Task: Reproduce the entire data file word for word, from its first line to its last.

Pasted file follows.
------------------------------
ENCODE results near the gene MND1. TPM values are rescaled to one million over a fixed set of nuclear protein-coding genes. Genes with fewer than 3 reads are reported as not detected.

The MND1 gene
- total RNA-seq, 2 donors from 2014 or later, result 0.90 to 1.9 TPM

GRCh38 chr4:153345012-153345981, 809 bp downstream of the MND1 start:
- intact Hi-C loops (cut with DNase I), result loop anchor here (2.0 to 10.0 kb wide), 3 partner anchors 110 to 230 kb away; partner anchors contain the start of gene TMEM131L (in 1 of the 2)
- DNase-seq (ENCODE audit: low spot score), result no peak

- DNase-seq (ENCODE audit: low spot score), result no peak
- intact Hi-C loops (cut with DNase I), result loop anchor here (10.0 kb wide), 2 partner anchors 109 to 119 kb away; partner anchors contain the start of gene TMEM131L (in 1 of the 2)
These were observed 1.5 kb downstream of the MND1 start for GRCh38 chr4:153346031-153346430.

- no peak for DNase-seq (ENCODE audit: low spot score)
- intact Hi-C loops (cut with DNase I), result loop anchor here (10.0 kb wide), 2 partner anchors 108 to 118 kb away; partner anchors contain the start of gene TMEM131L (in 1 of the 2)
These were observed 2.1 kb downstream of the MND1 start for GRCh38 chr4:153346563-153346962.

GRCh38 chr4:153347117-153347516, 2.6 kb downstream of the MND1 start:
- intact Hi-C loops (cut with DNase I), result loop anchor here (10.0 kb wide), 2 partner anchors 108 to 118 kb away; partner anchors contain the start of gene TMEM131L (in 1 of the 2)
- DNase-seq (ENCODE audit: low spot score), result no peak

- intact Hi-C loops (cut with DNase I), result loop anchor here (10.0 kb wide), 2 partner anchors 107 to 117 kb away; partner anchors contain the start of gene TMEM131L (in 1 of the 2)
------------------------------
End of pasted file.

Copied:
ENCODE results near the gene MND1. TPM values are rescaled to one million over a fixed set of nuclear protein-coding genes. Genes with fewer than 3 reads are reported as not detected.

The MND1 gene
- total RNA-seq, 2 donors from 2014 or later, result 0.90 to 1.9 TPM

GRCh38 chr4:153345012-153345981, 809 bp downstream of the MND1 start:
- intact Hi-C loops (cut with DNase I), result loop anchor here (2.0 to 10.0 kb wide), 3 partner anchors 110 to 230 kb away; partner anchors contain the start of gene TMEM131L (in 1 of the 2)
- DNase-seq (ENCODE audit: low spot score), result no peak

- DNase-seq (ENCODE audit: low spot score), result no peak
- intact Hi-C loops (cut with DNase I), result loop anchor here (10.0 kb wide), 2 partner anchors 109 to 119 kb away; partner anchors contain the start of gene TMEM131L (in 1 of the 2)
These were observed 1.5 kb downstream of the MND1 start for GRCh38 chr4:153346031-153346430.

- no peak for DNase-seq (ENCODE audit: low spot score)
- intact Hi-C loops (cut with DNase I), result loop anchor here (10.0 kb wide), 2 partner anchors 108 to 118 kb away; partner anchors contain the start of gene TMEM131L (in 1 of the 2)
These were observed 2.1 kb downstream of the MND1 start for GRCh38 chr4:153346563-153346962.

GRCh38 chr4:153347117-153347516, 2.6 kb downstream of the MND1 start:
- intact Hi-C loops (cut with DNase I), result loop anchor here (10.0 kb wide), 2 partner anchors 108 to 118 kb away; partner anchors contain the start of gene TMEM131L (in 1 of the 2)
- DNase-seq (ENCODE audit: low spot score), result no peak

- intact Hi-C loops (cut with DNase I), result loop anchor here (10.0 kb wide), 2 partner anchors 107 to 117 kb away; partner anchors contain the start of gene TMEM131L (in 1 of the 2)